Google continues its Project Glass public testing, sharing new samples from the wearable computer’s camera, while Google+ chief Vic Gundotra has jumped on the augmented reality bandwagon too. Gundotra was snapped sporting a Project Glass prototype by colleague Bradley Horowitz, though his feedback on the headset was minimal: “Having a fun day at work today. Go Project Glass!” he wrote.
In fact, Gundotra’s speciality within Google might be the perfect companion service for the Project Glass hardware. Blending real-time social, video sharing and location-based services, Google+ integration into an always-on display with streaming multimedia sounds perhaps the best combination of the search giant’s hardware and software.
Meanwhile, there’s some reassurance for shutterbugs disappointed by last month’s sample photo taken by the integrated Project Glass camera. That showed inaccurate colors and was generally underwhelming; however, a new action shot shared by Project Glass developer Sebastian Thrun on the project page on Google+ shows a whole lot more promise.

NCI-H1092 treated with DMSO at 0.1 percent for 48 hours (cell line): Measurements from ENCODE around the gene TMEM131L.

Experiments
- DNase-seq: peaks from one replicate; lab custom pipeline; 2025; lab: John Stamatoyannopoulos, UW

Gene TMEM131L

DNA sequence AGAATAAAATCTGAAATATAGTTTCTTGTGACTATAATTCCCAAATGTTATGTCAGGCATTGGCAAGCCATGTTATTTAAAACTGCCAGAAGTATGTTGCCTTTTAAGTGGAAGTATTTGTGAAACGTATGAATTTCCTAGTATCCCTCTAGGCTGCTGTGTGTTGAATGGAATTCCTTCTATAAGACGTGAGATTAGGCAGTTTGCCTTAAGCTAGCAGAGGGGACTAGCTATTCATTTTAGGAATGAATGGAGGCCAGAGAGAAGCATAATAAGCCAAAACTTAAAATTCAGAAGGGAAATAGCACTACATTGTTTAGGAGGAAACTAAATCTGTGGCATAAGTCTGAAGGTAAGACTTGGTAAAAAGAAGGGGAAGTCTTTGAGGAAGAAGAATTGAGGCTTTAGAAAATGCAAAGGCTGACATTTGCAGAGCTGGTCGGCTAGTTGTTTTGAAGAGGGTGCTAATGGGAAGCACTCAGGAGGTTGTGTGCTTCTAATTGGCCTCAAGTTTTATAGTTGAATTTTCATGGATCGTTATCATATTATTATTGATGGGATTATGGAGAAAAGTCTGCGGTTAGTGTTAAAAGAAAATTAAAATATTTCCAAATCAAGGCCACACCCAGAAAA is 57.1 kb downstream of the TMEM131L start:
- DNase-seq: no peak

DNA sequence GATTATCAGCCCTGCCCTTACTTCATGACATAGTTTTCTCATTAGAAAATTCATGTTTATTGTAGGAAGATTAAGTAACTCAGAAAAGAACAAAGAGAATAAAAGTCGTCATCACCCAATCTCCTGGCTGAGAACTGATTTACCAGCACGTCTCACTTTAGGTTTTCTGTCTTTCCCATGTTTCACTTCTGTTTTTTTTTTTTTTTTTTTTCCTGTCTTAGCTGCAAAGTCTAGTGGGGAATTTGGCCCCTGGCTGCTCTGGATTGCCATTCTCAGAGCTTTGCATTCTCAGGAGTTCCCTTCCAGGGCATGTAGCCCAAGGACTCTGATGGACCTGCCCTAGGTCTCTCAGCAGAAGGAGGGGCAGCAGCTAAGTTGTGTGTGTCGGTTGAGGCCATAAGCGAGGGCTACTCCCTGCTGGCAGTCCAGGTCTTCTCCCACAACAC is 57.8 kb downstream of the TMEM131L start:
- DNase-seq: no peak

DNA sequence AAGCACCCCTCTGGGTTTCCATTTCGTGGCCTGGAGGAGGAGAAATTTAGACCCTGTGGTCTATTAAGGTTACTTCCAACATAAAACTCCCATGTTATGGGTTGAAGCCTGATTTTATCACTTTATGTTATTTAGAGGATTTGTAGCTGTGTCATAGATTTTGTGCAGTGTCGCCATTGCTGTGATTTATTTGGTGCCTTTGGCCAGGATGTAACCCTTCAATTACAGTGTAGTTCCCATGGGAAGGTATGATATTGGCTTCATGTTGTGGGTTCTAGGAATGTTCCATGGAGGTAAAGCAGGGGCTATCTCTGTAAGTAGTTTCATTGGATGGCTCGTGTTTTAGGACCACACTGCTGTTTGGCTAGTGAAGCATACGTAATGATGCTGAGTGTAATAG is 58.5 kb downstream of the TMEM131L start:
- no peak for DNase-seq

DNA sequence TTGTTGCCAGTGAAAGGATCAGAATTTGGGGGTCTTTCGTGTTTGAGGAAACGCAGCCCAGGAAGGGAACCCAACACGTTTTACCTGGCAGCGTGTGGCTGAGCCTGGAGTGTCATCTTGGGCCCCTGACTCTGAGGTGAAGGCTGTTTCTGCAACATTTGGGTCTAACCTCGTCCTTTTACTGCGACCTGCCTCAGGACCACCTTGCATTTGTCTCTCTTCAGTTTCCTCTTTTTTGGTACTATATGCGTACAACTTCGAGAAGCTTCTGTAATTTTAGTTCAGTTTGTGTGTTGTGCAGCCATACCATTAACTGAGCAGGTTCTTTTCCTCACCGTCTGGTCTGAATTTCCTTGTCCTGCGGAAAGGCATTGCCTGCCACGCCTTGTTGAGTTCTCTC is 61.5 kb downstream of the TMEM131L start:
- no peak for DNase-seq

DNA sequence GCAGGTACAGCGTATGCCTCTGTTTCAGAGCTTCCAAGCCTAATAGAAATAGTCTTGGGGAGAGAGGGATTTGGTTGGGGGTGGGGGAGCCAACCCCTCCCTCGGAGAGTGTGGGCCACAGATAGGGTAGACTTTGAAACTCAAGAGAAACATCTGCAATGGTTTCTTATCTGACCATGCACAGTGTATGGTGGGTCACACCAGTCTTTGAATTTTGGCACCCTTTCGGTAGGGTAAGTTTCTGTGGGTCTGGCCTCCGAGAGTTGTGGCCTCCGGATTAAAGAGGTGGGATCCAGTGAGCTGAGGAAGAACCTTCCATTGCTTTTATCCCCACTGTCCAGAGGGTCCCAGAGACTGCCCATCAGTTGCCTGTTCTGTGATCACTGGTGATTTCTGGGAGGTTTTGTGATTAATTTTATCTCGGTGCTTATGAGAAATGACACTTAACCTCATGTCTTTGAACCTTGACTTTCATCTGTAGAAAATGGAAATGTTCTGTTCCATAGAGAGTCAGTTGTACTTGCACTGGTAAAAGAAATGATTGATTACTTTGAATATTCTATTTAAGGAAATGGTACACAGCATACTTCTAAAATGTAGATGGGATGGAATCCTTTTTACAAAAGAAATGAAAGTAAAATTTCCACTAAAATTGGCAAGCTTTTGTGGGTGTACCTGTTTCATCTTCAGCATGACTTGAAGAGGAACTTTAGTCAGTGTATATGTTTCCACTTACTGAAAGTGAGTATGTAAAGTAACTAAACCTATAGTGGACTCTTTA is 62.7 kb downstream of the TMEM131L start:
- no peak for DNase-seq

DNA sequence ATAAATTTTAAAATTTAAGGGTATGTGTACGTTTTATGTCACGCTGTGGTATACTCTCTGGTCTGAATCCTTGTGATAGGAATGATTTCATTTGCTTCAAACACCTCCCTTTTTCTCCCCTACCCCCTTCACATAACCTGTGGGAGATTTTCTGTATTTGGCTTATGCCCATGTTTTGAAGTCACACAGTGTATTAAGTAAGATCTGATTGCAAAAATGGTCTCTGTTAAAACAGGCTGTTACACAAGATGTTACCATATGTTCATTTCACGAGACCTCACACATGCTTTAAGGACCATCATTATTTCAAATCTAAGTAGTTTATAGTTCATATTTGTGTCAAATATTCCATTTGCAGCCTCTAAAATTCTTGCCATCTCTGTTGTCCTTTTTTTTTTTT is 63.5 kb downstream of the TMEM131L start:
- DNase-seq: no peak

As the Project Glass team points out, the head-worn camera is ideal for “the types of moments you’d capture if you didn’t have to wait to pull out a camera or your phone.” In this case, Thrun’s son might have had a painful lesson in centrifugal force had his dad tried to snap a photo in the more traditional manner.
Google is still tight-lipped on when – if at all – we might see a commercial implementation of the technologies being developed in Project Glass, and we’re also yet to hear feedback from users of the AR wearable from outside of the company’s own staff. Still, with augmented reality headsets fast approaching the market – as soon as 2013, one microdisplay specialist told us – the capabilities of Project Glass may end up within our reach even if it’s not Google providing them.